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9 August 2007 Edition

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Sinn Féin to use Policing Committees to fight drug crime and anti-social behaviour

Sinn Féin Councillors Críona Ní Dhálaigh and Larry O’Toole talking to the media after the meeting

Sinn Féin Councillors Críona Ní Dhálaigh and Larry O’Toole talking to the media after the meeting

BY MIRIAM MURPHY

Sinn Féin Dublin City Councillor and Vice-Chairperson of the Dublin Joint Policing Committee Larry O’Toole has said that Sinn Féin will use such Committees as a tool in the fight against drugs, drug related crime and anti-social behaviour. O’Toole was Speaking on Friday, 3 August as Sinn Féin members of Joint Policing Committees (JPCs) throughout the 26 Counties met in Dublin.
“We view the Joint Policing Committees as key avenues for engagement with communities who must be at the core of the fight against criminality.  We will be ensuring that the committees reach out to the communities most affected by drugs and crime and we will be encouraging members of those communities to engage as fully as possible with them.
“It is essential that the communities give their account of the problems in their areas and offer their views of the best way to address those problems. It is even more essential that the committees listen to what they are being told and take it on board when developing plans to tackle these problems.
“As part of this approach Sinn Féin will be calling on all Joint Policing Committees throughout the state to hold a series of public meetings in their respective communities and we will be calling for the establishment of further JPCs in all local authority areas”, O’Toole said.
The Garda Síochána Act 2005 provided for the establishment of Joint Policing Committees (JPCs) in all 114 local authority areas of the 26 Counties.  On foot of that Act 22 JPCs were established last year (with an additional five in Dublin City corresponding to the local authority operational areas) and a further seven were established in May this year in pilot local authority areas. The function of the JPCs is to serve as a forum for consultations, discussions and recommendations on matters affecting the policing of the local authority’s administrative area.  Membership is made up of TDs, Councillors, community/voluntary representatives, Council Staff and Gardaí.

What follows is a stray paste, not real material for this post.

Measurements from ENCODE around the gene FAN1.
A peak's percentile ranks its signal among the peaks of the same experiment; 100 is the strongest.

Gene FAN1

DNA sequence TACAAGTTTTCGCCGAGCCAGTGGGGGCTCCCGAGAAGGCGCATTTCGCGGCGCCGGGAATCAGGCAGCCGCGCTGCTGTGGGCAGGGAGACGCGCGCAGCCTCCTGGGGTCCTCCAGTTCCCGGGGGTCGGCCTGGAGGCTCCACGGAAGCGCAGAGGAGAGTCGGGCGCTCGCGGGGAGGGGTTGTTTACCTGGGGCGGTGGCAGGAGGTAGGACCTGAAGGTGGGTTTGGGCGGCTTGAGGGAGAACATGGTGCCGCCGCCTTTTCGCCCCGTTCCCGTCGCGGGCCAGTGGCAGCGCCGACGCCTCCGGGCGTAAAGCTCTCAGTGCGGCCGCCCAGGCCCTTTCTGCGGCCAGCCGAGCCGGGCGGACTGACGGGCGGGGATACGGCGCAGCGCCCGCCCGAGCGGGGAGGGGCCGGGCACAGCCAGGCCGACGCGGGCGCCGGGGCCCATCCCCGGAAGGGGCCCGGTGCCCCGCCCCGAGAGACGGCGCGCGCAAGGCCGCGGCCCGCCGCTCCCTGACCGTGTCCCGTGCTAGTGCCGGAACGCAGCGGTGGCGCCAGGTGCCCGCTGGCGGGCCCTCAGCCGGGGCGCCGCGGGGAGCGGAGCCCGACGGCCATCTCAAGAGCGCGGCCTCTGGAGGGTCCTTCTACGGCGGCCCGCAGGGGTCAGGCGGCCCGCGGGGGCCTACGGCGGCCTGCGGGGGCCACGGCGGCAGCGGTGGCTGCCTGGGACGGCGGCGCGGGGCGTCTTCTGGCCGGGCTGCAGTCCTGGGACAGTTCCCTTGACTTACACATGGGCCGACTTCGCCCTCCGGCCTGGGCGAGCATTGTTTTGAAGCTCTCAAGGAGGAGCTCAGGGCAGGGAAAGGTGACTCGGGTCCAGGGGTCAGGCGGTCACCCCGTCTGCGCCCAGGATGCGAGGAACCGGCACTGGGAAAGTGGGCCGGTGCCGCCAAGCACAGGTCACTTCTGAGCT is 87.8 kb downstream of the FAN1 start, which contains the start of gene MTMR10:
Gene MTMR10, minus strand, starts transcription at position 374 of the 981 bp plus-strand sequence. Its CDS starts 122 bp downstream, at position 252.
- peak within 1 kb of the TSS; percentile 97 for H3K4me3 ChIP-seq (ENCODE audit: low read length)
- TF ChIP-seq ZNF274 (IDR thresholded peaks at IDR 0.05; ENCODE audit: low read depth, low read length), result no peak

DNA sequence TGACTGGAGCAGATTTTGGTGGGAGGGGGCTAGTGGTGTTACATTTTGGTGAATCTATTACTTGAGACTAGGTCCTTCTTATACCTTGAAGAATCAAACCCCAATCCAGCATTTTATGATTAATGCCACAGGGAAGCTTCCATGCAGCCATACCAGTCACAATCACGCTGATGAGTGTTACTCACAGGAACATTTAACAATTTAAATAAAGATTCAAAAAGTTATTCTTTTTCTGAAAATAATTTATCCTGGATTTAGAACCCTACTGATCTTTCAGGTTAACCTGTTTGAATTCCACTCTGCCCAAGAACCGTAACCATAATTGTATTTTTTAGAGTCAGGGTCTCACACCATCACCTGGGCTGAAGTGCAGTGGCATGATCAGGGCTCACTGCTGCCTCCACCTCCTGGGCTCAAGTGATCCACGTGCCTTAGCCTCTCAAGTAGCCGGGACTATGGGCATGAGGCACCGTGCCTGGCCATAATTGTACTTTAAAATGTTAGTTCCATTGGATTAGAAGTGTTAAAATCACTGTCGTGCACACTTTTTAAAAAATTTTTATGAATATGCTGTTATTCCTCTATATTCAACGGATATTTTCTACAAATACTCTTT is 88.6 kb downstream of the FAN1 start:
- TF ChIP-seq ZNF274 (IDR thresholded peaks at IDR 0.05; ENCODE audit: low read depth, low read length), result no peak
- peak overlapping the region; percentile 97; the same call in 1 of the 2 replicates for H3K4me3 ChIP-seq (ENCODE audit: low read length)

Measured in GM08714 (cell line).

Sinn Féin currently has 25 members including Councillors and TDs.  
Last week’s meeting, convened by Sinn Féin Director of Justice and Policing Bronwyn McGahon was the first special meeting of the party’s Joint Policing Committee members.
The purpose of the meeting was to explore the potential of the JPCs to deliver for communities through an examination of Sinn Féin JPC members’ experiences thus far.
Sinn Féin representatives from Dublin, Sligo, Cork, Waterford and Wexford participated and offered valuable insight that will inform the party’s national strategy for engagement with JPCs and with Garda-related structures more broadly.

Limitations
All participants at the meeting fully recognised the limitations of the JPCs. The JPCs, and indeed the bulk of the Garda Síochána Act 2005, fall far short of equivalence with either the policing model currently in existence in the Six Counties or with the ideal model of accountable civic policing advocated by Sinn Féin.  That said it was also recognised that the JPCs are one avenue through which Sinn Féin can pursue better policing and delivery for the communities it serves.
It was also felt that the party’s approach to engagement with JPCs must be conscious of the legislative limitations involved and avoid providing a veneer for what remains unaccountable policing.
Participants offered examples of shameful practices by the establishment parties and others in the context of JPCs already such as efforts to exclude Sinn Féin and to minimise the potential of the JPCs to result in real change.  Calls by Sinn Féin members for public meetings, which the JPCs are legally obliged to hold, have been met with near uniform reluctance.  The party’s members will continue to push for public meetings but it is evident in the absence of those meetings that Sinn Féin representatives will be the primary conduit for community input into the JPCs.
It was felt that a strategy should be developed that ties-in Sinn Féin TDs, Councillors, representatives on the District Policing Partnerships in the 6 counties and the membership involving joint actions and initiatives with the focus on community engagement.  And the party’s JPC members should be supported to share their experiences, knowledge and innovative ideas in order to maximise the potential of the JPCs.
Work to bring about acceptable and effective policing is ongoing and up-hill but the conclusion to be drawn from last Friday’s meeting is that Sinn Féin representatives are more than up to it.
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